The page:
Long, in-depth blog posts and articles have increasingly been replaced by short, 140-character-style communication online. But a new crop of startups are attempting to bring back long-form journalism with their online communities and publications. U.K. startup PostDesk is launching in private beta to provide long-form editorial content, publishing in-depth news, reviews, critique and opinion pieces, surrounding the topics of tech, gaming, culture and politics. “PostDesk is designed to give absolutely anyone with a desire to write – whatever their background – a platform in order for them to get the exposure they deserve,” founder Sam England said in an interview.
PostDesk has an in-house editorial staff, as well as a network of 20 curated content contributors, and they handle promotion and marketing of all pieces. The community also encourages readers to comment on and debate articles – they earn points and badges through their comments, and the ones with the best insight or strongest followings will be invited to become a contributor. England plans to pay all contributors through a revenue-sharing model. He said the company is already profitable and it has a “solid revenue model,” and isn’t looking for additional funding. They have secured launch partners and sponsors for each section, as well as the site as a whole.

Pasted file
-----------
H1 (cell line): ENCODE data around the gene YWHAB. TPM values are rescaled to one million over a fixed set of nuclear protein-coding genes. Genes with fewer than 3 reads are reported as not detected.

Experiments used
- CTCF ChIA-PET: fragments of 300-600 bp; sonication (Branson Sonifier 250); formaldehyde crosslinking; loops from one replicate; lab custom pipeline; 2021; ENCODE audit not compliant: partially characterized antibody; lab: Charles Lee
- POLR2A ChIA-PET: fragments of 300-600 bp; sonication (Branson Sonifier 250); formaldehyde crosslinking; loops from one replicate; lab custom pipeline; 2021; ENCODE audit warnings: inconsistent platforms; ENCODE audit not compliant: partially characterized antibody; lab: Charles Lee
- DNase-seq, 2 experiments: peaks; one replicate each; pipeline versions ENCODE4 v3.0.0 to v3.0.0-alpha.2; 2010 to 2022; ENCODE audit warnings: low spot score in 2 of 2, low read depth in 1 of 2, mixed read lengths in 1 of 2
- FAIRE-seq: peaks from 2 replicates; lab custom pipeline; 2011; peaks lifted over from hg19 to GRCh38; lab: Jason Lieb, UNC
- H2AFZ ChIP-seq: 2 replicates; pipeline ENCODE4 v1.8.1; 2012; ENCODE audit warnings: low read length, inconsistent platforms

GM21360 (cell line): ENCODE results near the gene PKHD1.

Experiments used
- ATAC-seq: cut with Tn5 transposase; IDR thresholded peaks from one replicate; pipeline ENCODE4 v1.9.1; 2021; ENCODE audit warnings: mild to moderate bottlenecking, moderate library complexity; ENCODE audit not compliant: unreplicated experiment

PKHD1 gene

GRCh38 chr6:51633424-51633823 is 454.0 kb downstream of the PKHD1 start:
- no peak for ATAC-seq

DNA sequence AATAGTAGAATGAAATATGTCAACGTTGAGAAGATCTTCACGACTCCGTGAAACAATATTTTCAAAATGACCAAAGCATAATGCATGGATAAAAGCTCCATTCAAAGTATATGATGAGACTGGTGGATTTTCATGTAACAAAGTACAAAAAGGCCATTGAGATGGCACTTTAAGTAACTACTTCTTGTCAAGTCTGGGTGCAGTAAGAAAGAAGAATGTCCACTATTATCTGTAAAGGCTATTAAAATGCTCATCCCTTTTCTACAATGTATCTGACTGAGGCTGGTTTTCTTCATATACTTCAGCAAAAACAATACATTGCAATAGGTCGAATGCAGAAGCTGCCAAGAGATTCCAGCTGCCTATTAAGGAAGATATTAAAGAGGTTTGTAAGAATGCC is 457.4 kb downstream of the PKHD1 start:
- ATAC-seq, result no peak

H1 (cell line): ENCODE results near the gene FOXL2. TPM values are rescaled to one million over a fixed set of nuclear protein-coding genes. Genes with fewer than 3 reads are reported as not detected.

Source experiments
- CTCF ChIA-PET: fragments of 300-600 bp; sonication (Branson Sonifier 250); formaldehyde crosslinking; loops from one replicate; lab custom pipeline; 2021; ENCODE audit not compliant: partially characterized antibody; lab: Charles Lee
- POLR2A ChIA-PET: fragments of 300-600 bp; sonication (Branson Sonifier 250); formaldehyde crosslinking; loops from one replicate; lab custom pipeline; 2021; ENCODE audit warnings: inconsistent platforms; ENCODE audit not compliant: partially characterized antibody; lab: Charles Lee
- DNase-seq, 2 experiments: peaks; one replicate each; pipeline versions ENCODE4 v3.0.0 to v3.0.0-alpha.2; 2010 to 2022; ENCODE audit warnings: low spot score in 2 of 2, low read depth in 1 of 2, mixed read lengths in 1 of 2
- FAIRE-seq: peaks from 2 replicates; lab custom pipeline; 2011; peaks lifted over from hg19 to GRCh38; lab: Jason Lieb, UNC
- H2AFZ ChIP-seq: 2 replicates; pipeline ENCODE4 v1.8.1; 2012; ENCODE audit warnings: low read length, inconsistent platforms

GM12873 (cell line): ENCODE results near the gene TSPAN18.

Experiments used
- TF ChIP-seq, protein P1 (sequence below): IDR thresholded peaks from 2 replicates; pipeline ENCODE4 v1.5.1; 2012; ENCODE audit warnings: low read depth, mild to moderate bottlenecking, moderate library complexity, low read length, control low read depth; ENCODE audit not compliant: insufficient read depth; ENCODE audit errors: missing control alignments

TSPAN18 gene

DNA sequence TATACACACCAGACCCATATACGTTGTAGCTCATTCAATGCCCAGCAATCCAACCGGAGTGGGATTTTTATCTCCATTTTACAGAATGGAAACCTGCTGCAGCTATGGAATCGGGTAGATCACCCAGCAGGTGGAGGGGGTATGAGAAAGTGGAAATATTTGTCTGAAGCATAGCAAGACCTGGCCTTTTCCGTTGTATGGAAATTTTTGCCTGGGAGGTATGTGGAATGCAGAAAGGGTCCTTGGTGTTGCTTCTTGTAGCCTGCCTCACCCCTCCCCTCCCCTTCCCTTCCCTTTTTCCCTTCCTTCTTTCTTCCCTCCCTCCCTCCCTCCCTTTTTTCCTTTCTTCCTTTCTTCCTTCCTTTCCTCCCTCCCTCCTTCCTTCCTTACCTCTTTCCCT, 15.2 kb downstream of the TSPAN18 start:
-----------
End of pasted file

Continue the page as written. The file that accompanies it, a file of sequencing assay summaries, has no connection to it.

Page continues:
“Debate, discussion and communities has always been something myself and my fellow team members have been passionate about,” England said in an interview. “Online – any feeling of ‘community’ has largely been lost in favour of the pre-existing connections we have with those on Twitter, Facebook or similar services. Outside of niche link-sharing sites like Reddit and Hacker News (generally targeted toward a tech-savvy audience) we have lost true communities that are built around common interests and around content. There is no single platform for long form discussion and debate.”
England believes that social networks like Twitter and Facebook have all but killed long-form writing online, and he says that while blogs allow people to write long-form content, it’s not conducive to creating an engaged audience. “Aside from setup and maintenance, there’s a huge amount of legwork involved in promoting the content and building an interested and returning audience,” he said. “If anything, achieving that is a more difficult task than creating the great content in itself.”
Successful Kickstarter project Matter is also tackling the idea of long-form online journalism. The project exceeded its $50,000 goal on March 24 with a total of $140,000 from over 2,500 backers. As they state in their project outline, “the web has become a byword for fast and cheap,” and they’re attempting to change that by providing one piece of long-form journalism per week about science and technology, at a cost of around $1 per article. The founders state they’re building Matter for readers, not advertisers, and they call it an experiment to see “if independent journalism, done right, can fill the gap left by mainstream journalism.” Matter was started by two reporters, Jim Giles and Bobbie Johnson, and since they hit their funding goal they’ve been building the site, and commissioning writers and editors. They expect to publish their first piece this summer.